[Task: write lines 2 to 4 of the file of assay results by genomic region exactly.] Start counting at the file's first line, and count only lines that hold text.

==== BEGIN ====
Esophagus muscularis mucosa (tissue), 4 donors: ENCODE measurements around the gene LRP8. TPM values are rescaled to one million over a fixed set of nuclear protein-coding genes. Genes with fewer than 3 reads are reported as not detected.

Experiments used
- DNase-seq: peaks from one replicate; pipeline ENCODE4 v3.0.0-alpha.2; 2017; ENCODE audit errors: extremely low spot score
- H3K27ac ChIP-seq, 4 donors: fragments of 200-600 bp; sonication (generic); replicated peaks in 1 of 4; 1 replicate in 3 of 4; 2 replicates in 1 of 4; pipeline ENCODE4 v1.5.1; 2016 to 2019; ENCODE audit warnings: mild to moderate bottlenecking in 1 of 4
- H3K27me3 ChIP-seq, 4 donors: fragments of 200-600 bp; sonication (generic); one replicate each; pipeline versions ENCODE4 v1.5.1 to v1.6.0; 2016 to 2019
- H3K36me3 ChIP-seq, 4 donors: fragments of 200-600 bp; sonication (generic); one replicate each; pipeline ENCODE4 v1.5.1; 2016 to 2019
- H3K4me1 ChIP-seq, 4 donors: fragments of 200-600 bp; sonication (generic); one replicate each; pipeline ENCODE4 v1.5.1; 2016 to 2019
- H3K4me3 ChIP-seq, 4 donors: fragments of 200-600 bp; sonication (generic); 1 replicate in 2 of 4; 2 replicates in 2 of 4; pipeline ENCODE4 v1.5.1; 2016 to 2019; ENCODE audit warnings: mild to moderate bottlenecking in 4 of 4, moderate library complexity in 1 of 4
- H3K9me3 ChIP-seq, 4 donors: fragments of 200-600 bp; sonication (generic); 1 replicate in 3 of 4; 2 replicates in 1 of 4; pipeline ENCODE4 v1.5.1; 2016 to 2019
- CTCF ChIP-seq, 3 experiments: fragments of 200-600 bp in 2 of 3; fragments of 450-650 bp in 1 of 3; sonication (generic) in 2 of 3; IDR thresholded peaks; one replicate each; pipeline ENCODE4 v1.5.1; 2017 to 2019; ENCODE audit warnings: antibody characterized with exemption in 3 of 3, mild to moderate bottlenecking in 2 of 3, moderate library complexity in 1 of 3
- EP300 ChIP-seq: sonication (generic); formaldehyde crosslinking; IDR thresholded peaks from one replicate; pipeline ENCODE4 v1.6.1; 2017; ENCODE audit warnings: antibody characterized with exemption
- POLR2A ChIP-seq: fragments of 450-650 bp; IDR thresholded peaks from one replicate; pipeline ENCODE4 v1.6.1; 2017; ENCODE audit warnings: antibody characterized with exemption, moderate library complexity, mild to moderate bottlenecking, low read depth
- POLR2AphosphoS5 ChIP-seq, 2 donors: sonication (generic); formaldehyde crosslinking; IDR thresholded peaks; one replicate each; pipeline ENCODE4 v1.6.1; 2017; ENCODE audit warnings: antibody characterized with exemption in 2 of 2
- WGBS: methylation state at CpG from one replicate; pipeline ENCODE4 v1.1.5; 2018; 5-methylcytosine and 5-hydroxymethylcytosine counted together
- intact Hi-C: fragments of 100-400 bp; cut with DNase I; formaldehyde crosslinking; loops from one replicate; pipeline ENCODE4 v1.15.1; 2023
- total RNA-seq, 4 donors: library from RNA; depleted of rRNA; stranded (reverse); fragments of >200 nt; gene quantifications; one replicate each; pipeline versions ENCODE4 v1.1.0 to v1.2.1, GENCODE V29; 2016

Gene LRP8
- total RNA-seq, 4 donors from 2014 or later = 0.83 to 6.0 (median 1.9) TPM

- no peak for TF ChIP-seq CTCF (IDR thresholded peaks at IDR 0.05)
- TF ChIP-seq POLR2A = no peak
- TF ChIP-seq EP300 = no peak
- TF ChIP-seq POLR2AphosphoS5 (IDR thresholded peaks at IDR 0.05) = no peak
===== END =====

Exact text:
Experiments used
- DNase-seq: peaks from one replicate; pipeline ENCODE4 v3.0.0-alpha.2; 2017; ENCODE audit errors: extremely low spot score
- H3K27ac ChIP-seq, 4 donors: fragments of 200-600 bp; sonication (generic); replicated peaks in 1 of 4; 1 replicate in 3 of 4; 2 replicates in 1 of 4; pipeline ENCODE4 v1.5.1; 2016 to 2019; ENCODE audit warnings: mild to moderate bottlenecking in 1 of 4